Posted on December 23, 2015 by Austin Cox
High Tech High in Chula Vista is a charter school that takes learning to new lengths and fuses project based learning with real cooperative community experiences..
This type of learning gives kids the opportunity to have an effect on their communities and families outside of the classroom. We were contacted by High Tech High to see if we could bring our paddle boards down to La Jolla Shores and teach the kids to SUP and explain why standup paddle boarding is good for ecotourism. We obliged and had a different type of board meeting!
Ecotourism by definition is, “Responsible travel to natural areas that conserve the environment and improves the well-being of the local people.” By that interpretation it seems fitting that we meet at the La Jolla Shores which is a Marine Protected Area because of the current existing marine habitat by the cliffs. With San Diego’s coastal vicinity and easy access to the Pacific Ocean it offers the perfect opportunity for ecotourism. The kids split into two groups; one group went snorkeling by the cliffs while the other half of the group was given a talk about how standup paddle boarding are advantageous for ecotourism. We spoke about how SUPs don’t emit any harmful toxins like watercrafts do; furthermore the vantage point of a SUP is unrivaled compared to a kayak which you’re sitting or a boat where you can’t venture close to shallow areas.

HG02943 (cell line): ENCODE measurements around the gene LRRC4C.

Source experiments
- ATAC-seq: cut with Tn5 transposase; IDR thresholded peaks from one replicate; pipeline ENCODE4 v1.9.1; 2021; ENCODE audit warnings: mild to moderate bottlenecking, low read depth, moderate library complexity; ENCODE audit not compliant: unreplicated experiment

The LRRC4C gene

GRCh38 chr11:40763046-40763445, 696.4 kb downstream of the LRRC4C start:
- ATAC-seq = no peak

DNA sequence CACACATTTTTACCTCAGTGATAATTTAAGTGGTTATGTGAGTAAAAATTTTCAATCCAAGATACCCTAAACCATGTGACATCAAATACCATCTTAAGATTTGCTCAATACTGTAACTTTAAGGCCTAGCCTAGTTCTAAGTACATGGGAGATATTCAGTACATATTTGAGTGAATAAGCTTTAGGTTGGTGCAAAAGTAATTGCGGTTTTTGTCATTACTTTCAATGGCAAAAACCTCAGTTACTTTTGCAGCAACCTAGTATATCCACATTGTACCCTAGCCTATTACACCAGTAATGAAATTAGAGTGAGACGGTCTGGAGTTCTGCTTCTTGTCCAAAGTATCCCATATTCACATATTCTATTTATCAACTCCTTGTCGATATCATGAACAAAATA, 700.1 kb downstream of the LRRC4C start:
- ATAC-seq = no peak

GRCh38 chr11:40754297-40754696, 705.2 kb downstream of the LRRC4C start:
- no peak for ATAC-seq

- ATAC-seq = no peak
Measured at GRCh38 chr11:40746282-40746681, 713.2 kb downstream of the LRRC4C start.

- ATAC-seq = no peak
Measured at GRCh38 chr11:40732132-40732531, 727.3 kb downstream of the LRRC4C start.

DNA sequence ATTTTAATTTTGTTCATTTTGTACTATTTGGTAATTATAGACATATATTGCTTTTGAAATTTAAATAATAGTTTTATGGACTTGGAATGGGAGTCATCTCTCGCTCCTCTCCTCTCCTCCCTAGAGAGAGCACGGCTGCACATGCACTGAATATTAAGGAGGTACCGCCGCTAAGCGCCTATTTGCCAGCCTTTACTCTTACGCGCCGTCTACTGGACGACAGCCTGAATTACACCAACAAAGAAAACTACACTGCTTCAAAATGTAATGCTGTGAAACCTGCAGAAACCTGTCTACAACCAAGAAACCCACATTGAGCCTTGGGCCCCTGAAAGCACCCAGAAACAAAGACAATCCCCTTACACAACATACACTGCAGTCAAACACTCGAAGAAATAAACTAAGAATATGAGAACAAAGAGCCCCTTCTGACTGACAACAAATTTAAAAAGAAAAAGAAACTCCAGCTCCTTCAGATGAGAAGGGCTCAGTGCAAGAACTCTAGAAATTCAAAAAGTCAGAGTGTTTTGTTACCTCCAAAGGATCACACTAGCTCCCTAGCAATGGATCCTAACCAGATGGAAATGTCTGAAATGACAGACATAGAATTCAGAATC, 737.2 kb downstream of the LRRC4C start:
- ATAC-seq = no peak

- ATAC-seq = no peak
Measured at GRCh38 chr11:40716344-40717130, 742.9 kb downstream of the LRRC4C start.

Isle Surf and SUP is all about supporting conservation and research which is why we sponsor a local PhD student, Phil Bresnahan who has turned his Isle paddle board into a research tool and is now SUPing for Science. Phil uses the paddleboards to make chemical measurements that help him understand the oceans health. He invented a cutting-edge pH sensors that measures ocean acidity. He uses this sensor to collect data on levels of ocean acidity very close to shore and in fragile ecosystems where larger research vessels can’t go or access.
We knew there would be a lot of kids and to accommodate all of them we brought our supersized SUP, the Megalodon. What was meant for a group paddle turned into everyone getting on the Megalodon to see if it sinks…? It did not! Although not everyone stood up and paddled they did however enjoy what paddle boards were meant for – Getting out in the water and having fun!
At the end of the day everyone had an amazing time and we all taught one another something. The students learned about standup paddle boarding and how SUPs can be beneficial for ecotourism while we walked away learning you can definitely fit more than 6 people on the Megalodon!
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